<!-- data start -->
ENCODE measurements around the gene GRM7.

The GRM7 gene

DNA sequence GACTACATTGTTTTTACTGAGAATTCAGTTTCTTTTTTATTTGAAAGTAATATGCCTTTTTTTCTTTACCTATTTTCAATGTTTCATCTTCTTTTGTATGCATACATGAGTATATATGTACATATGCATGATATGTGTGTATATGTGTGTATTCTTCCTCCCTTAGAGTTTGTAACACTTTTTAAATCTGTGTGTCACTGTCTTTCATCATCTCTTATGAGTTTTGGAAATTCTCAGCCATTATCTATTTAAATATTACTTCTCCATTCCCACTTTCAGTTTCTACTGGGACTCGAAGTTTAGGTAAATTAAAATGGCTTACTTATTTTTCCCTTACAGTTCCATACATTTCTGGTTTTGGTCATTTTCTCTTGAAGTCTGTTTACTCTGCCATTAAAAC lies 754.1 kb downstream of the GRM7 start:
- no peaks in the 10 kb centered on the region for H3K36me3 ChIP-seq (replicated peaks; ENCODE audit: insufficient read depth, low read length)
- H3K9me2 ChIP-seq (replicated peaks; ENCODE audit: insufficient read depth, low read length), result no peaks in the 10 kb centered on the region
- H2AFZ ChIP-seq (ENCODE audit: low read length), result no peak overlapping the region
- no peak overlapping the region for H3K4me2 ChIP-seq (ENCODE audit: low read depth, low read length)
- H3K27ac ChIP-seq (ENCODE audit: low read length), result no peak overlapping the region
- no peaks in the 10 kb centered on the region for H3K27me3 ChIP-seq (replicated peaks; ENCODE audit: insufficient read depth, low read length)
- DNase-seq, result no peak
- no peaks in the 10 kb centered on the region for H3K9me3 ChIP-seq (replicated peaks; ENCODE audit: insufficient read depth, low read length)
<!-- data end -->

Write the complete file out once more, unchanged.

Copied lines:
ENCODE measurements around the gene GRM7.

The GRM7 gene

DNA sequence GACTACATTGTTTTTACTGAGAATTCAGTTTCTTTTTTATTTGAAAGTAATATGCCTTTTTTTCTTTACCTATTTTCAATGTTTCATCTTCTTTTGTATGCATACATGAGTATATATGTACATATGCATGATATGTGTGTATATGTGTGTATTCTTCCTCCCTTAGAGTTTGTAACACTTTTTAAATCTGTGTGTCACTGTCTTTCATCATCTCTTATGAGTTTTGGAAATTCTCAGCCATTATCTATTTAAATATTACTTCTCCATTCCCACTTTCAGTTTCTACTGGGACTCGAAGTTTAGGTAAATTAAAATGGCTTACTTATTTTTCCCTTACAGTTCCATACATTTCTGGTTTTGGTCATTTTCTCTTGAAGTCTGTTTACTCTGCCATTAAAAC lies 754.1 kb downstream of the GRM7 start:
- no peaks in the 10 kb centered on the region for H3K36me3 ChIP-seq (replicated peaks; ENCODE audit: insufficient read depth, low read length)
- H3K9me2 ChIP-seq (replicated peaks; ENCODE audit: insufficient read depth, low read length), result no peaks in the 10 kb centered on the region
- H2AFZ ChIP-seq (ENCODE audit: low read length), result no peak overlapping the region
- no peak overlapping the region for H3K4me2 ChIP-seq (ENCODE audit: low read depth, low read length)
- H3K27ac ChIP-seq (ENCODE audit: low read length), result no peak overlapping the region
- no peaks in the 10 kb centered on the region for H3K27me3 ChIP-seq (replicated peaks; ENCODE audit: insufficient read depth, low read length)
- DNase-seq, result no peak
- no peaks in the 10 kb centered on the region for H3K9me3 ChIP-seq (replicated peaks; ENCODE audit: insufficient read depth, low read length)